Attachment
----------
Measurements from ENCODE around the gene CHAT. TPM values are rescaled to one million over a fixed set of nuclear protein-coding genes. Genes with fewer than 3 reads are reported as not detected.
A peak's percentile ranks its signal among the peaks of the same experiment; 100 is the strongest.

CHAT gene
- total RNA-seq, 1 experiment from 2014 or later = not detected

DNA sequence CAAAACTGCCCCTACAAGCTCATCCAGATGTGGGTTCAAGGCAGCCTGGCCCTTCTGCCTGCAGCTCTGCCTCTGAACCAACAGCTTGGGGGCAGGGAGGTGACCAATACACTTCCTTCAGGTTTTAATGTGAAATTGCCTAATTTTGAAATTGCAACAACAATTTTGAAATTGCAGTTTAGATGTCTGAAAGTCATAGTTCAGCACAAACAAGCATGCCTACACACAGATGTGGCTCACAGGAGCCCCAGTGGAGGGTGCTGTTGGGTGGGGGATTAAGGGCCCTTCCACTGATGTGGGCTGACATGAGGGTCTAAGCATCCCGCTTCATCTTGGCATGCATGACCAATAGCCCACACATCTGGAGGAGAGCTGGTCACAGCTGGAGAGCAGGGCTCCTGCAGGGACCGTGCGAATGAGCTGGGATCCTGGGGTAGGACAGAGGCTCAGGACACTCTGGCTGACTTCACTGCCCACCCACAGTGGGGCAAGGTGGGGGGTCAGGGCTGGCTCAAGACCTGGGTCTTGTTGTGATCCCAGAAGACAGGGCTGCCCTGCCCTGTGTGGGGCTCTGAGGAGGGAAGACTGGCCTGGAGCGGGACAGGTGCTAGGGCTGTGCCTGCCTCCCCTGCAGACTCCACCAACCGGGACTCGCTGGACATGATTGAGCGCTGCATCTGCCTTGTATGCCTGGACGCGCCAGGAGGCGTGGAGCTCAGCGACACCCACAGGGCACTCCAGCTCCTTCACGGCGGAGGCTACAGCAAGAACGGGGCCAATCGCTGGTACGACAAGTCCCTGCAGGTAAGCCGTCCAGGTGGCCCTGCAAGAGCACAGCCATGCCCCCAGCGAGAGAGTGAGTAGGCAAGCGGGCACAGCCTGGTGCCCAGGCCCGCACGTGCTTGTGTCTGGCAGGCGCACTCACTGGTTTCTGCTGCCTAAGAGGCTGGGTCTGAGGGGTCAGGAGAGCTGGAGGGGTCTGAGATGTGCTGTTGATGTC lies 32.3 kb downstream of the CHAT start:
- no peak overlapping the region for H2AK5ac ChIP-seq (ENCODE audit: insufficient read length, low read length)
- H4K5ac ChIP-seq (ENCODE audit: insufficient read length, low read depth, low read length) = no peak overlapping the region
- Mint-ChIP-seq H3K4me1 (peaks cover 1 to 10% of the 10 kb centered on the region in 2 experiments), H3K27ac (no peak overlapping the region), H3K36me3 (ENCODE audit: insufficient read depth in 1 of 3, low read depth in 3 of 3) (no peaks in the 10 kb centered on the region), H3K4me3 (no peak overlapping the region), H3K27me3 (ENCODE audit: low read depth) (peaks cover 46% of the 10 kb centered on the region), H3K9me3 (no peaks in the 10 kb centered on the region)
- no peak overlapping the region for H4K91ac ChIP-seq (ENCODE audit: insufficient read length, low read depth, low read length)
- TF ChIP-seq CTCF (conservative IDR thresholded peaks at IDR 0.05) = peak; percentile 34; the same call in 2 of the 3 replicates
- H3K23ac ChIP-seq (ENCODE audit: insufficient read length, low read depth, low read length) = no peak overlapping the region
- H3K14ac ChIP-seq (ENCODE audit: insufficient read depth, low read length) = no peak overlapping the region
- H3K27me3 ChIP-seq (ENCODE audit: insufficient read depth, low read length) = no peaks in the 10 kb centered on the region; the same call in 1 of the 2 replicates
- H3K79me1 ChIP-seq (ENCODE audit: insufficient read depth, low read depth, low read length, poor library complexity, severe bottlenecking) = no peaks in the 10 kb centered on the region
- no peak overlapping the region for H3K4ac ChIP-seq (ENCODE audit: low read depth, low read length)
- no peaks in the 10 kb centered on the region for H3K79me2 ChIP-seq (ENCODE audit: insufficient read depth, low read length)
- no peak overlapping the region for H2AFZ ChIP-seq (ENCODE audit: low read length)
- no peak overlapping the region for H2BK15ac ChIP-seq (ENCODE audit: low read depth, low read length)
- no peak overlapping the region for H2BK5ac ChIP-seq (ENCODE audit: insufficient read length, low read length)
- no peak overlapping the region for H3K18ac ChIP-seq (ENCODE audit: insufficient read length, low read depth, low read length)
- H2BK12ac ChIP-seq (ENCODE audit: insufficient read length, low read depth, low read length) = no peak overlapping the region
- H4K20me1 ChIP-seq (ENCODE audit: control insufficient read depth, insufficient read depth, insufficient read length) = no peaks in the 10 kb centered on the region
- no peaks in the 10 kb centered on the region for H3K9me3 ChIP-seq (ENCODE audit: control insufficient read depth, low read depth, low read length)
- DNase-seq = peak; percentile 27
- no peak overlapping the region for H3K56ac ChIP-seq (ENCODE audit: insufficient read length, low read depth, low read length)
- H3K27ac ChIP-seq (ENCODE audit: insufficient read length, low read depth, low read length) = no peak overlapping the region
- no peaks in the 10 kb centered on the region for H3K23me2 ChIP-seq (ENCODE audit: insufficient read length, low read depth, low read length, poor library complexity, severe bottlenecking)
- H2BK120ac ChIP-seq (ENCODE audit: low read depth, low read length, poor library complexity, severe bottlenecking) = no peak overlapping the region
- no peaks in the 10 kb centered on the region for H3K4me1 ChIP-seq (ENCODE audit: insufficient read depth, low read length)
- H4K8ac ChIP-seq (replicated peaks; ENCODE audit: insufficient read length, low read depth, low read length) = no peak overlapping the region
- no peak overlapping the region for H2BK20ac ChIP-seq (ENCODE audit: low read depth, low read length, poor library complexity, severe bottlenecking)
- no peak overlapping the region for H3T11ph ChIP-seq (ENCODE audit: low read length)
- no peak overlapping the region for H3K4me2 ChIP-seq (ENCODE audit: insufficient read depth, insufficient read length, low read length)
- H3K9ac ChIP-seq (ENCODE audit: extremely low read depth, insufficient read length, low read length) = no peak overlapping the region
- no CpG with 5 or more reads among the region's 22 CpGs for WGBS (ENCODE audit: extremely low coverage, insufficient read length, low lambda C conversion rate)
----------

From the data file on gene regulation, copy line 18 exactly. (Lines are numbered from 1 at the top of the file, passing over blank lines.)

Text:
- no peak overlapping the region for H2BK15ac ChIP-seq (ENCODE audit: low read depth, low read length)